From a broader perspective, Peru has clearly made progress since the substantive defeat of terrorism in 1992.  Economic growth resumed in 1993 after Fujimori’s pro-market reforms and then intensified with the commodity boom earlier in this century.  By the end of 2019, GDP had grown in real terms for 21 consecutive years, as the size of the economy increased two and a half times.  From 2004 to 2016, the poverty rate fell from 58.7% to 20.7%, and the rate of extreme poverty plummeted from 16.4% to 3.8%.[7]  During its bicentennial year of 2021, Peru completed an unprecedented 20 years of uninterrupted democracy.

Nevertheless, the deep divisions that facilitated the rise of the Shining Path and the MRTA persist.  The recent economic boom primarily benefitted Lima and other areas of the coast, which had long been the richest part of Peru and home to most of its small white population.  The rest of the country—especially the largely indigenous southern Andes—lagged far behind.  Many advocates of greater equality complain that the legacies of violence and failed statist economic policies unfairly stigmatize their efforts to improve the lives of ordinary Peruvians within a democratic framework.  Respondents to Peruvian public opinion polls have long expressed mistrust of the country’s democratic institutions and frustration with endemic corruption, rising crime, and poor public services.

With the end of the commodity boom, economic growth began to taper in 2013, and GDP fell by 11.1% during the COVID pandemic and quarantine, leading to a resurgence of poverty.[8] In the 2021 presidential election, Pedro Castillo—a rural schoolteacher from the northern sierra who ran as the candidate of a Marxist Leninist party—won a razor-thin victory.  Two individuals in his initial cabinet appeared to have ties to the Shining Path, further raising concerns among many Peruvians.  The new president subsequently tried to disassociate himself from terrorism.

The future of Peru is very uncertain.

[1] Degregori, How Difficult It Is To Be God, 28-36.

[2] BBC News, “Peru's Shining Path Kills 16, Including Children, Ahead of Polls,” (May 25, 2021). (Accessed November 1, 2021).

[3] Jacqueline Fowks, “La Justicia Peruana Condena a la Cúpula de Sendero Luminoso a Cadena Perpetua por Segunda Vez,” El País (September 11, 2018). (Accessed November 1, 2021).

[4] CVR, Informe Final, Tomo I, 76-77.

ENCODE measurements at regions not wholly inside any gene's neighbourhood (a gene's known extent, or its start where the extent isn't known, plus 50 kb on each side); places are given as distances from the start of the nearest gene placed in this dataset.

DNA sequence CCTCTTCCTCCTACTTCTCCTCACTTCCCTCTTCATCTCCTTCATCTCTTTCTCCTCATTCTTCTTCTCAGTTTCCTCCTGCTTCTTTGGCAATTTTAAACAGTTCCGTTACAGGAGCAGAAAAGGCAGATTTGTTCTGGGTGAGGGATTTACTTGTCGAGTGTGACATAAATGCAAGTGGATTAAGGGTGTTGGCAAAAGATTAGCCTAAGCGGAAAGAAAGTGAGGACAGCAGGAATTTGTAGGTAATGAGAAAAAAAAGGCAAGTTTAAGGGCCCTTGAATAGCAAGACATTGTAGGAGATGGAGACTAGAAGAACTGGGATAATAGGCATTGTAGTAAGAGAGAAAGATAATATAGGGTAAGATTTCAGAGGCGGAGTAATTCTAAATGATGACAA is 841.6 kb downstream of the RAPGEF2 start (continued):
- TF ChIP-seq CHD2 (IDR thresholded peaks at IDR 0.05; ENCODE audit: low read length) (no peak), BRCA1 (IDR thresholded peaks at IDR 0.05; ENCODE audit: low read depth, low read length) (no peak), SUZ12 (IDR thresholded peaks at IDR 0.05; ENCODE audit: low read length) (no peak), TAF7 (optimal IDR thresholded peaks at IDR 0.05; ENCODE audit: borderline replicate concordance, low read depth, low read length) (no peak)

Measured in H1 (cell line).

[5] CVR, Informe Final, Tomo VIII, 167-266.

[6] State of Fear: The Truth About Terrorism (New York: Skylight Productions, 2005).  Available in English and Spanish.

[7] Instituto Nacional de Estadística e Informática (INEI), (Accessed October 27, 2021.)

[8] The World Bank, “The World Bank in Peru,” (Accessed November 1, 2021.)


BBC News, “Peru's Shining Path Kills 16, Including Children, Ahead of Polls,” (May 25, 2021). (Accessed November 1, 2021)

Comisión de la Verdad y Reconciliación (CVR), Informe Final (Lima, 2003)

Degregori, Carlos Iván. "Return to the Past," in David Scott Palmer, ed., Shining Path of Peru (New York: St. Martin's Press, 1992).

Degregori, Carlos Iván. How Difficult It Is To Be God (Madison: The University of Wisconsin Press, 2012)

Fowks, Jacqueline. “La Justicia Peruana Condena a la Cúpula de Sendero Luminoso a Cadena Perpetua por Segunda Vez,” El País (September 11, 2018) (Accessed November 1, 2021)

Gorriti, Gustavo. The Shining Path: A History of the Millenarian War in Peru (Chapel Hill:  The University of North Carolina Press, 1999)

Gorriti, Gustavo. “Terror in the Andes: The Flight of the Asháninkas,” The New York Times Magazine (December 2, 1990).

Haya de la Torre, Víctor Raúl. El Antiimperialismo y el APRA (Lima: Fondo Editorial del Congreso del Perú, 2010)

Instituto Nacional de Estadística e Informática (INEI), (Accessed 27 October 2021.)

Instituto Nacional de Estadística e Informática (INEI), Perú: Perfil Sociodemográfico. Informe Nacional (Lima, 2018)

Instituto Nacional de Estadística e Informática (INEI), Perú: Producto Bruto Interno Total y Por Habitante, 1950-2017 (Valores a precios constantes de 2007).  (Accessed 26 October 2021.)

Klarén, Peter Flindell. Peru: Society and Nationhood in the Andes (New York: Oxford University Press, 2000)

Mariátegui, José Carlos. Siete Ensayos de Interpretación de la Realidad Peruana (Lima: Editorial Minerva, 1928)

Nash Nathanial C. “Lima Journal; Shining Path Women: So Many and So Ferocious,” The New York Times (September 22, 1992)

“Shining-Path," (Accessed 27 October 2021.)

State of Fear: The Truth About Terrorism (New York: Skylight Productions, 2005)

The World Bank, “The World Bank in Peru,” (Accessed November 1, 2021.)

Werlich, David P. Peru: A Short History (Carbondale: Southern Illinois University Press, 1978)